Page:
1 Step Removed – Chloë

Posted on 18 March 2019,   0 Comments

Ever felt like you were a completely separate entity to your own body? Like you were slightly to the left. Always playing catch up as your body propelled forward without you. Ah yes. That would be something called dissociation. A word I only grew familiar with, within recent years. A unique experience that is often too difficult to comprehend, let alone explain. Which is really why the majority of people don’t even know how to define their experiences, or are aware that they’re experiencing dissociation, let alone talk about it.

I first became aquatinted with dissociation over the last few years, when it frequently occurred during times of heightened stress, in particular during my days at University. In theory, it makes perfect sense that your brain could have such a response to stress, if we’re thinking in terms of ‘flight or fight’. But dissociation’s response to stressors is usually on the lines of ‘How about we completely detach ourself from this situation, so we don’t have to deal with it all!’ Sounds like a great alternative at the time!

 

And like most academics, I wanted to know why? Why my brain reacted in such a way. Why I started dealing with life’s hardships by distancing myself and no longer feeling a part of my own body. But even today we lack so much understanding and research surrounding this area. Which makes it difficult for GP’s and therapists to advise on how to alleviate some of the symptoms of dissociation. 

In the early days, I didn’t find my bouts of dissociation to be problematic per se. In fact, I much preferred dissociating, rather than having a panic attack. But here’s where it becomes problematic. Because you don’t feel much at all, and your brain refuses to process anything. It became incredibly disturbing the more I experienced dissociation, especially when I no longer felt present or living. But how do you even begin to describe that to a lay person? Especially if they’ve never experienced it themselves.

 

My worst days of dissociation were most prevalent during my gap year. I was bound with so many overwhelming emotions. I felt stuck in life, was eager to move abroad, all the while becoming increasingly frustrated with my career prospects, or lack there of. I dwelled, worried and spent most days stressing about my future. The pressure I was putting on myself became far too overwhelming for my brain to process effectively, and so dissociation became my-go-to coping mechanism. All emotions and feelings were drained out of me. I sat in theatres watching countless movies with an inability to connect, concentrate, or feel present at all. No matter what I did I couldn’t quite pull myself back into my reality. But it wasn’t until the people around me began to notice how disengaged I became with life. Only then it started to become a very scary and uncomfortable experience.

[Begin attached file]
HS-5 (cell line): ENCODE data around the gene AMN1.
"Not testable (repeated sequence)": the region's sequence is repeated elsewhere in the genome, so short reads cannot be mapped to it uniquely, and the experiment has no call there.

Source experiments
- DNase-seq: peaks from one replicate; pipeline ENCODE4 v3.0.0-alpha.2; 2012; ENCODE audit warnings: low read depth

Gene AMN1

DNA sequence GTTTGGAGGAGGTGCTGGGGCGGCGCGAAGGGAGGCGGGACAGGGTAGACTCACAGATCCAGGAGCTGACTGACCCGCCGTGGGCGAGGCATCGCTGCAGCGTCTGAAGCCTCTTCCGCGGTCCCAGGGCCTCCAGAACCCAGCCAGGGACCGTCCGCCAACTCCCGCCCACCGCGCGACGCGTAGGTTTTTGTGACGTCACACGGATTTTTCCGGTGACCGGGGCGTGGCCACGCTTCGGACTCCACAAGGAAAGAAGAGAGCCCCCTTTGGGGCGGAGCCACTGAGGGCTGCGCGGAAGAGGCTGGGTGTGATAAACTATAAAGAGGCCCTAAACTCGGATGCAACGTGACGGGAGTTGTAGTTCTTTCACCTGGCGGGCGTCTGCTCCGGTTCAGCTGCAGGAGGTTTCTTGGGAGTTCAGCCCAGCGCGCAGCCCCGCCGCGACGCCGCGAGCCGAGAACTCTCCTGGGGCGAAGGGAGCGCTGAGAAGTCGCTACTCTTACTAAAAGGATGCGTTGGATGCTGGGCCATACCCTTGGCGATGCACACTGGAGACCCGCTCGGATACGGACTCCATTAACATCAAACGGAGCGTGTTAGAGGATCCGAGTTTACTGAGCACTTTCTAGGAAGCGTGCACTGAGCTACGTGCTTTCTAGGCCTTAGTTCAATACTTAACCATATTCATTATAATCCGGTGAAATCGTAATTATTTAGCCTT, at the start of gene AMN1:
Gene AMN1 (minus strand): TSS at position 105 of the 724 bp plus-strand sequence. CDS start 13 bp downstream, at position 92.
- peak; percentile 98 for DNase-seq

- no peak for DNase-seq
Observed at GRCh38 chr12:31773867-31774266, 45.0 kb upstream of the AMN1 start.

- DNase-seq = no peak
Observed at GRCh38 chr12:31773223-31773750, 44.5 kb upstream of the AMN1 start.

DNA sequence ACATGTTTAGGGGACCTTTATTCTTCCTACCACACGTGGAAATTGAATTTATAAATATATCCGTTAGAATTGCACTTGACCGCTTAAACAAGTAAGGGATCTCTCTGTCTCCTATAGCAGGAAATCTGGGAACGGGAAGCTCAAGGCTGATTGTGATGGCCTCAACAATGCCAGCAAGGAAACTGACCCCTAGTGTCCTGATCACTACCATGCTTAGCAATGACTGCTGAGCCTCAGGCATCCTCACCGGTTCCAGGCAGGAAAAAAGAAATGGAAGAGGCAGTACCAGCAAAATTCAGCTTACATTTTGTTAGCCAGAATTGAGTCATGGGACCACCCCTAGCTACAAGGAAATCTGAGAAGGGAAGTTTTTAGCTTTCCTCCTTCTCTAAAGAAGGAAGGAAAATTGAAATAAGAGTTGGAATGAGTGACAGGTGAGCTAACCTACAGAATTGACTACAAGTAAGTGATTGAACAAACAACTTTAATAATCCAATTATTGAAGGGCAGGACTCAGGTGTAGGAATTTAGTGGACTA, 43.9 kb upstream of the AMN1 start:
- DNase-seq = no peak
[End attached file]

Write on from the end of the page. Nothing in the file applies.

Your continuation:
Now I’m not the first to talk about this and I’m certainly not the last. But being more vocal about dissociation has since become a source of help and reassurance for me and many of my friends, who were previously unable to identify this bizarre experience.

And although I’m no expert at dealing with dissociation, here’s a couple of things I do to help bring me back down to earth:

1- I learn to accept and recognise that I’m dissociating. I don’t fight the feeling, and getting frustrated only makes it harder for me to alleviate the feelings that come with dissociation.  For me, just accepting that it’s okay for a while, and riding it out helps me get out of dissociation a lot quicker than panicking about it. However, this comes with practice.   

2- I use grounding techniques because when you’re not feeling particularly present, using all your senses can help stimulate parts of your brain and assist you with engaging with the world. 

3- I do things to make me feel alive. When there’s no alternative, I like to do things to get my blood pumping. Anything from engaging in exercise, activities that get your heart racing, going to gigs or blasting your favourite music, even having sex. Anything that truly helps you reconnect with your body and your mind.

Admittedly, this is still something I want to know how to deal with better, so I’m hoping that by talking about it, other people might be able to share what works for them, so leave some comments on this post so that we can handle it together, as it’s vital that we talk amongst our peers about our experiences with dissociation and educate those around us. Because its probable that a lot more people have and will continue to encounter dissociation at some point during their lives. 

– Chloë

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